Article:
Coming in from the last post, we cited (Digital) Asset Management as one of TACTIC’s fundamental components with a short description of what it is, and how TACTIC handles it. While the short description is sufficient for most purposes, asset management is actually quite an interesting topic to think about. A lot of people tend to think about data on a personal level; this referring to the files on their own work system or personal computers. At the end of their day, they only usually deal with a few folders, and even then, most programs they use assist them in managing their documents.
Something to consider about today’s world is that practically every company and major organization anywhere stores hundreds of terabytes to petabytes of data. This data can range from anything between text files, high-resolution images, audio, code, video, and so forth. Let’s think about this for a second:
A minute of 1080p, 30 FPS video is ~150 MB of storage.
10 minutes is then 1.5 GB.
A terabyte is 1000 GB.
High resolution images are usually a few to several megabytes, depending on their dimensions.
A minute of audio usually translates to 1-3 MB.
Text files have a wide mileage, depending on the length of their content, but hospital data logs can go up to 4 GB.
So all in all, save for videos, we have all these different filetypes, in the MB to GB range, and companies have hundreds of terabytes worth of these files. To give an idea of how many files 100 terabytes can have:
100 TB = 100,000 GB = 100,000,000 MB.
The average 4 minute MP3 pop song size off iTunes is around 8 MB, which means 12,500,000 songs.
The average 1080p 1 hour 30 minute movie is 13.5 GB, which means around 7400 movies.
That’s 11,100 hours of movies.
For an idea of how long that is, there are 8760 hours in a year.
A Google image search shows some pretty nice infographs regarding this topic, if you’re interested.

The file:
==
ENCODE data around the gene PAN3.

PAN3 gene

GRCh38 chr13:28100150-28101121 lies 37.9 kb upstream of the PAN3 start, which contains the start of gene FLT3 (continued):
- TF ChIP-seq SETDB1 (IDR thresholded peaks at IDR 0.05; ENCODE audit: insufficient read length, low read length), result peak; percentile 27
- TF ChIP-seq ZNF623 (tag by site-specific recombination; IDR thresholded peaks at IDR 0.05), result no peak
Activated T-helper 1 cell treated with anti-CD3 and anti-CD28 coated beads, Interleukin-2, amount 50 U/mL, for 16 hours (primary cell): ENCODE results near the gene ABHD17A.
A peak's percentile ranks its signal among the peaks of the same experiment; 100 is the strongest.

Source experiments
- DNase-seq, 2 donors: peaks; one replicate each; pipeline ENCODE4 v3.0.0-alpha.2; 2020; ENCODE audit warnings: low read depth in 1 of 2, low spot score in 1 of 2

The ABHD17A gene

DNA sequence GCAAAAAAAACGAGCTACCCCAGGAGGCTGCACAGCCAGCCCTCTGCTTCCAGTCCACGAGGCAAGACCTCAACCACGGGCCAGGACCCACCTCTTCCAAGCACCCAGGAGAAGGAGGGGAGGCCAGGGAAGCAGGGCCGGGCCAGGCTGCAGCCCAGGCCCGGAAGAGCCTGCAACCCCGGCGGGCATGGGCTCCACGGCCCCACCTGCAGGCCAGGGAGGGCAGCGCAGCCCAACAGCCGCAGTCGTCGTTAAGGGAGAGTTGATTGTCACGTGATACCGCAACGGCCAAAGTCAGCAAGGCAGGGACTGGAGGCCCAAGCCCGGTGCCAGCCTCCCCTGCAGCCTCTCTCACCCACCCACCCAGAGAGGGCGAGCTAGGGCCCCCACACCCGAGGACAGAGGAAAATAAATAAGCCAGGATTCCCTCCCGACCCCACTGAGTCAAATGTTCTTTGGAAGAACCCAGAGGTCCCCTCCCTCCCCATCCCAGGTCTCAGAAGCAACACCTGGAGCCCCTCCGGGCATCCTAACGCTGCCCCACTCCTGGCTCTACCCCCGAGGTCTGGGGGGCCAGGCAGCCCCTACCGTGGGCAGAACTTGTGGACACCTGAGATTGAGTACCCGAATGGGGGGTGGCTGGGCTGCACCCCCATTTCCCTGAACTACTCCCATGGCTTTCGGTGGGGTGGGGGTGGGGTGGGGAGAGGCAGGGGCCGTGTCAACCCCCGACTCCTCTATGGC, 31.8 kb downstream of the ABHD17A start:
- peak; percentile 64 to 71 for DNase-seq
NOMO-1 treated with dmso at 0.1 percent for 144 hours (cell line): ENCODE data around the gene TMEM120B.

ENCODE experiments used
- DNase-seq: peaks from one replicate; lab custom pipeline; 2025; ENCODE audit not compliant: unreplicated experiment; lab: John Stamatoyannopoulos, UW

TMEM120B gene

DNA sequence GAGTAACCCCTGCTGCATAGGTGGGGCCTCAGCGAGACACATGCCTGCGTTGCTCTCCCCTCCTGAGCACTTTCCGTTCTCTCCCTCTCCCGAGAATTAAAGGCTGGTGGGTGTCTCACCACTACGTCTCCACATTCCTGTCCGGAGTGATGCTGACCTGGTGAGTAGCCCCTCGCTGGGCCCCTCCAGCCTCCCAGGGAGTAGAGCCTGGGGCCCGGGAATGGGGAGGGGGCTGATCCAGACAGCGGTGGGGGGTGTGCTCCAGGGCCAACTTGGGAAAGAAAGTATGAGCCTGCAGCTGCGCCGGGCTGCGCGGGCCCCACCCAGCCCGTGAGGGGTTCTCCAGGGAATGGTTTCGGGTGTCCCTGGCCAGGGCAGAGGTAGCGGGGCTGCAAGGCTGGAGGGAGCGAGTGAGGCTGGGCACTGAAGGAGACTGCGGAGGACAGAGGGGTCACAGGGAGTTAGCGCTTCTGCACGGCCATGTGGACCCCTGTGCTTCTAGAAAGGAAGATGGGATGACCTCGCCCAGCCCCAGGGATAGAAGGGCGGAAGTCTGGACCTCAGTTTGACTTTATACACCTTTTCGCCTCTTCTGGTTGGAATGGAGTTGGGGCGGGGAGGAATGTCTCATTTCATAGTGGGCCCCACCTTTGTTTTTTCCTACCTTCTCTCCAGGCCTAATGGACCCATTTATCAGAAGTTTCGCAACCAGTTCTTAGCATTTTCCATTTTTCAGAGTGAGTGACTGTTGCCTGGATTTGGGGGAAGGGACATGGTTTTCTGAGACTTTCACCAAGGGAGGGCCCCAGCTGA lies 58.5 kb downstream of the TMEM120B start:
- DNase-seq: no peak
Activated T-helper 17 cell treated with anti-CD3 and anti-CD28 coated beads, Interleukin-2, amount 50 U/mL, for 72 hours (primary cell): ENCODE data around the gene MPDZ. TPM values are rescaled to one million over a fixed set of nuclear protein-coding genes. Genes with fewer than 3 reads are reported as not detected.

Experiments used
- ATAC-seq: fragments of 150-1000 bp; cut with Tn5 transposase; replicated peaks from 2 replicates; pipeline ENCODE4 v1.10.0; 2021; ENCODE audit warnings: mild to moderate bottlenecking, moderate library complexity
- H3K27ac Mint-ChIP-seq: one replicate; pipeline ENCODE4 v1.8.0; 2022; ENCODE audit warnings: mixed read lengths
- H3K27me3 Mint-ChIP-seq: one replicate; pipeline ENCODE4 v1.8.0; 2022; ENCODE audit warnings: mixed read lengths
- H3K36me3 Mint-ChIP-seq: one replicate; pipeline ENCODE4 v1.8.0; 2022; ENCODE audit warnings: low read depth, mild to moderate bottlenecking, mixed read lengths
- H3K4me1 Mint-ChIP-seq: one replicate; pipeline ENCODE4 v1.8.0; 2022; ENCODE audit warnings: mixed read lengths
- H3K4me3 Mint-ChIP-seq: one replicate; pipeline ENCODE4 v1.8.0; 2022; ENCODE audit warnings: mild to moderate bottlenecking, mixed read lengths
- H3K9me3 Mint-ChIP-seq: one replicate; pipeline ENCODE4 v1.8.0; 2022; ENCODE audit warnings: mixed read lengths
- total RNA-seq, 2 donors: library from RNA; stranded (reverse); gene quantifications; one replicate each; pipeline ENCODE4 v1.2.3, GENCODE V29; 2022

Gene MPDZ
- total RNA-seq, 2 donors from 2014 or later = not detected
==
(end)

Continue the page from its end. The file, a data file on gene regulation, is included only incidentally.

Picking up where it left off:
Obviously, a company’s data would be more relevant to their fields as opposed to fully produced pop songs and movies. Hospitals tend to store detailed research data (a good example would be genome sequences) and patient records. Visual effects studios store titanic amounts of high resolution shots and video. Gaming companies have thousands of models, animations, audio, scripts, code, and so forth. A company’s Digital Assets consist of all this data, and if you have millions of files across your database, and keeping track of this will cause some pretty severe issues without a proper solution.
Even outside of enterprise, think about it on a personal level:
My music library sizes up to about 13 GB (vs enterprise 100,000 GB), with the majority of my music files of lossless compression, meaning that each file is approximately 10 MB. This rounds out to 1300 songs. Yet, without a media player with library functions like WINAMP or foobar2000 (the equivalent of iTunes for the unaware…), navigating and finding each song I want to listen to is annoyingly difficult. Imagine having to search for every song you want in a list of 1300 in order to play them.
Asset management is present in practically all aspects of our lives. It’s easy to overlook the massive amount of data present in our file systems. Without the proper systems to handle them, our computers and data might as well be useless. Due to society’s growing integration with digital technology, it’s no surprise that most workflows require some sort of DAM support.
Digital Asset Management has been one of the cornerstones of TACTIC since its conception. As mentioned, TACTIC is capable of ingesting hundreds of thousands of files and organizing them into a searchable library. In our TACTIC | Workflow product, this power has been refined into a media library in which you can efficiently search for assets, select a particular version, and download it. Our implementation revolves around having every asset and every version of an asset available at your fingertips.
As usual, we are curious to hear what you think regarding our ideas on these blog topics. In what ways do you organize or handle your digital assets? Please let us know by tweeting us @tactic_software, or by posting on our Facebook page.